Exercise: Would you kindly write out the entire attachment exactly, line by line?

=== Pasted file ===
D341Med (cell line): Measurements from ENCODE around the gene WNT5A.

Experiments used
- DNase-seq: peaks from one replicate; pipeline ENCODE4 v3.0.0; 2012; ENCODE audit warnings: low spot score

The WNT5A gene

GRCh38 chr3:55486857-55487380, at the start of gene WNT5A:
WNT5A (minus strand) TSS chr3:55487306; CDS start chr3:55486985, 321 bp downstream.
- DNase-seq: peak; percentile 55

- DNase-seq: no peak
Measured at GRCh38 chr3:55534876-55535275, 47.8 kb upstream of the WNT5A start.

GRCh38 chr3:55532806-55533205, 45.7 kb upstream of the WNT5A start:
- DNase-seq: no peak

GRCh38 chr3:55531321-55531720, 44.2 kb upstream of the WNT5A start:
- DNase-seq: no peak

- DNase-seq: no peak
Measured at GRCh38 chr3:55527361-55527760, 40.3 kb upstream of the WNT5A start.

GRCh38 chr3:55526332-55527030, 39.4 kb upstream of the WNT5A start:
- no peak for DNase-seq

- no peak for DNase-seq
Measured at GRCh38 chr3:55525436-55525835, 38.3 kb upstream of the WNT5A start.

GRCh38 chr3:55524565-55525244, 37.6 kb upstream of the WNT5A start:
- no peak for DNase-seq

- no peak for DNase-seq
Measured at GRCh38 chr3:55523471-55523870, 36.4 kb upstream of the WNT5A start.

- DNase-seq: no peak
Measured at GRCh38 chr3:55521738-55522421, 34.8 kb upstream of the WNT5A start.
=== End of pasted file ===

D341Med (cell line): Measurements from ENCODE around the gene WNT5A.

Experiments used
- DNase-seq: peaks from one replicate; pipeline ENCODE4 v3.0.0; 2012; ENCODE audit warnings: low spot score

The WNT5A gene

GRCh38 chr3:55486857-55487380, at the start of gene WNT5A:
WNT5A (minus strand) TSS chr3:55487306; CDS start chr3:55486985, 321 bp downstream.
- DNase-seq: peak; percentile 55

- DNase-seq: no peak
Measured at GRCh38 chr3:55534876-55535275, 47.8 kb upstream of the WNT5A start.

GRCh38 chr3:55532806-55533205, 45.7 kb upstream of the WNT5A start:
- DNase-seq: no peak

GRCh38 chr3:55531321-55531720, 44.2 kb upstream of the WNT5A start:
- DNase-seq: no peak

- DNase-seq: no peak
Measured at GRCh38 chr3:55527361-55527760, 40.3 kb upstream of the WNT5A start.

GRCh38 chr3:55526332-55527030, 39.4 kb upstream of the WNT5A start:
- no peak for DNase-seq

- no peak for DNase-seq
Measured at GRCh38 chr3:55525436-55525835, 38.3 kb upstream of the WNT5A start.

GRCh38 chr3:55524565-55525244, 37.6 kb upstream of the WNT5A start:
- no peak for DNase-seq

- no peak for DNase-seq
Measured at GRCh38 chr3:55523471-55523870, 36.4 kb upstream of the WNT5A start.

- DNase-seq: no peak
Measured at GRCh38 chr3:55521738-55522421, 34.8 kb upstream of the WNT5A start.